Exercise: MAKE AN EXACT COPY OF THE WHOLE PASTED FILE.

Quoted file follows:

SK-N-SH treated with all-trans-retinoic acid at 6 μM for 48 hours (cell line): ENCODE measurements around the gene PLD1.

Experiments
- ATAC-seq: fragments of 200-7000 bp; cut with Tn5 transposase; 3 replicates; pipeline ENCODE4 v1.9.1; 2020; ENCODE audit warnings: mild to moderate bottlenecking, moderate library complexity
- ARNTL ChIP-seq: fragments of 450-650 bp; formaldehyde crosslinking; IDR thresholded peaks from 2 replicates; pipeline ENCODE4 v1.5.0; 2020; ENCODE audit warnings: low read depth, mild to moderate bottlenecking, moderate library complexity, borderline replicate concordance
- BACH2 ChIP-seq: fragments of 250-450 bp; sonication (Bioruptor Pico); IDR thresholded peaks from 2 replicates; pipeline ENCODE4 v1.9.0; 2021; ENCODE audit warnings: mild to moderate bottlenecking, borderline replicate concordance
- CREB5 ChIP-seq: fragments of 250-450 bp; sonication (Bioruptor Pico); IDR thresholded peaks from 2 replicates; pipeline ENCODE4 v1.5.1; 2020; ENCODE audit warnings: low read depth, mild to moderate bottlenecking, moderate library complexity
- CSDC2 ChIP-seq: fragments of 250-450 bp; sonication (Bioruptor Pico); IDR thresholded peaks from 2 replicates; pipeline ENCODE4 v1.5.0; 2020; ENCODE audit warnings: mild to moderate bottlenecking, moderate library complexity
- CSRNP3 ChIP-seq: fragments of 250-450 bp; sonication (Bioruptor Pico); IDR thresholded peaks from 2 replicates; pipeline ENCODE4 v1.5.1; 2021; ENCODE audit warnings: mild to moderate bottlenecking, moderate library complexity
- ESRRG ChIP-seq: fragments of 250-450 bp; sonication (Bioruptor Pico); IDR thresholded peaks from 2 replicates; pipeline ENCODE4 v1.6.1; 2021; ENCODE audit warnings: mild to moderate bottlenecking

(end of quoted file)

SK-N-SH treated with all-trans-retinoic acid at 6 μM for 48 hours (cell line): ENCODE measurements around the gene PLD1.

Experiments
- ATAC-seq: fragments of 200-7000 bp; cut with Tn5 transposase; 3 replicates; pipeline ENCODE4 v1.9.1; 2020; ENCODE audit warnings: mild to moderate bottlenecking, moderate library complexity
- ARNTL ChIP-seq: fragments of 450-650 bp; formaldehyde crosslinking; IDR thresholded peaks from 2 replicates; pipeline ENCODE4 v1.5.0; 2020; ENCODE audit warnings: low read depth, mild to moderate bottlenecking, moderate library complexity, borderline replicate concordance
- BACH2 ChIP-seq: fragments of 250-450 bp; sonication (Bioruptor Pico); IDR thresholded peaks from 2 replicates; pipeline ENCODE4 v1.9.0; 2021; ENCODE audit warnings: mild to moderate bottlenecking, borderline replicate concordance
- CREB5 ChIP-seq: fragments of 250-450 bp; sonication (Bioruptor Pico); IDR thresholded peaks from 2 replicates; pipeline ENCODE4 v1.5.1; 2020; ENCODE audit warnings: low read depth, mild to moderate bottlenecking, moderate library complexity
- CSDC2 ChIP-seq: fragments of 250-450 bp; sonication (Bioruptor Pico); IDR thresholded peaks from 2 replicates; pipeline ENCODE4 v1.5.0; 2020; ENCODE audit warnings: mild to moderate bottlenecking, moderate library complexity
- CSRNP3 ChIP-seq: fragments of 250-450 bp; sonication (Bioruptor Pico); IDR thresholded peaks from 2 replicates; pipeline ENCODE4 v1.5.1; 2021; ENCODE audit warnings: mild to moderate bottlenecking, moderate library complexity
- ESRRG ChIP-seq: fragments of 250-450 bp; sonication (Bioruptor Pico); IDR thresholded peaks from 2 replicates; pipeline ENCODE4 v1.6.1; 2021; ENCODE audit warnings: mild to moderate bottlenecking